Situated within the context of trans performance, my work grapples with ideas of indeterminate proximity, fluctuating directives and theoretical velocities (ie. memory, listening, understanding; the psycho-social superluminal). I embody multifaceted personifications of exile and return, excavating established forms and histories. I invite audiences to sort with me through autobiographical material, live persona building and/or divestiture. Together we present glimpses of a communally mended self-hood as if we were summoned unwittingly by a cynical, possibility-starved society.
I'm attempting to wedge my incongruous experience within a world of legend, myth and iconography, developing identities in the live act from moments of slippage and unexpected steadfastness. I am committed to reperforming the trans body within discarded frameworks. Through improvisation, surrealist poetry, risk-taking, intimacy and imperfect choreography, I'm bumping and benignly setting askew multiverse relationships of power and empathy where the micro-reverberations signify an overlooked yet active presence. I engage an audience to my Quixotic project, asking us fearlessly confront any notion of an envelope's edge. I utilize performance as a time-based compass which may dissipate borders through precision identity mapping. I suggest my body as an example of fringe but fathomable possibility.
In research, I'm working from my interest in trans/queer-specific roles within contemporary society, exploring narratives of living stealth, coming out, unwelcome exposure and awkward compromise. As a foil to capitalist and Marxist paradigms, I'd like to suggest a subconscious communal need, germinated within an increasingly materialist and reductive culture, for transformative narratives and transforming roles. Theatricality plays a key role in my critical practice, as the dramatic form offers opportunities for conceptual elucidation, contingent revelation and dubious resolution.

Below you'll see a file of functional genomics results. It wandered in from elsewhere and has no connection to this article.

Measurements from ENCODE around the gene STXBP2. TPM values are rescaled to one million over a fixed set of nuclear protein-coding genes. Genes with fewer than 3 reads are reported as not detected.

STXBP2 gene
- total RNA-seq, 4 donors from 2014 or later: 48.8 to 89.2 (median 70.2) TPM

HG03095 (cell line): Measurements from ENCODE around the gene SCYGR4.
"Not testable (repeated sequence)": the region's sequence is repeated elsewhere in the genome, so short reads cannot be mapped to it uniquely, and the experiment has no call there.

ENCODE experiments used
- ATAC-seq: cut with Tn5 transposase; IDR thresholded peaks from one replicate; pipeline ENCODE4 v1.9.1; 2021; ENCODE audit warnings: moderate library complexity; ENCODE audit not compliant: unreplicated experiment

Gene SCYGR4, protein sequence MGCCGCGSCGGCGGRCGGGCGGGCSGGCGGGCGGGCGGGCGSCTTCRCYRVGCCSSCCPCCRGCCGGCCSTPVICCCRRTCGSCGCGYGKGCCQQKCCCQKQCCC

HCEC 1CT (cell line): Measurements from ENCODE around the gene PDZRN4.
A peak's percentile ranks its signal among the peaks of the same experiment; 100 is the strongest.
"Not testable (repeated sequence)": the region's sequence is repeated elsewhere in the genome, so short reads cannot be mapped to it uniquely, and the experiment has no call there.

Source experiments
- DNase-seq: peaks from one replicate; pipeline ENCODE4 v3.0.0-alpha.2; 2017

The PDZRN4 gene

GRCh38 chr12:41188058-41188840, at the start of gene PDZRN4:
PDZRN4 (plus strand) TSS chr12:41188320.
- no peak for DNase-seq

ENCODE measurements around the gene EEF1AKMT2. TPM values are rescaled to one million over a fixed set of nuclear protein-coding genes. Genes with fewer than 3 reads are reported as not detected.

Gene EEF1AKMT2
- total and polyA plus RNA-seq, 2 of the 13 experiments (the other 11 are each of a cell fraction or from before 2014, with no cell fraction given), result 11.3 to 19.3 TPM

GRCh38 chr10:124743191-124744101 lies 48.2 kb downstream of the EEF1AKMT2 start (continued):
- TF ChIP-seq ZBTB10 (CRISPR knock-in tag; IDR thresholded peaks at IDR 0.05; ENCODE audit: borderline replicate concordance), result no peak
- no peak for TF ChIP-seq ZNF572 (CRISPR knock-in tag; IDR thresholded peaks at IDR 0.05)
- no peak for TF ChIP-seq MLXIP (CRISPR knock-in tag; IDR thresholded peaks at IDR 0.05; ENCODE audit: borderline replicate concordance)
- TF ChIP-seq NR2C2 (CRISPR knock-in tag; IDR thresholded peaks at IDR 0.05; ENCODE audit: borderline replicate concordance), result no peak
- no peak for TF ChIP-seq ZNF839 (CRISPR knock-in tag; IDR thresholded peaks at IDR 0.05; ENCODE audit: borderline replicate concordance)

My own experience of affectionate re-embrace, following a prolonged period of alienation, within a traditional familial structure (i.e. daughter, sister), serves as central impetus to this investigation into the historically revered position trans/queer identities might claim within existing social frameworks. In short, I am discovering the usefulness of an anthropological context for destabilizing identities. In a world attempting to define itself exclusively through material concerns, ie. economies, politics, religion, science, visibility and access, where the smartphone replaces the sacred object and the internet a sentient universe, trans narratives thrive as sub-textual identities that, while exiled and radical, exist within positions of influence. The human body itself becomes the chant and touchstone.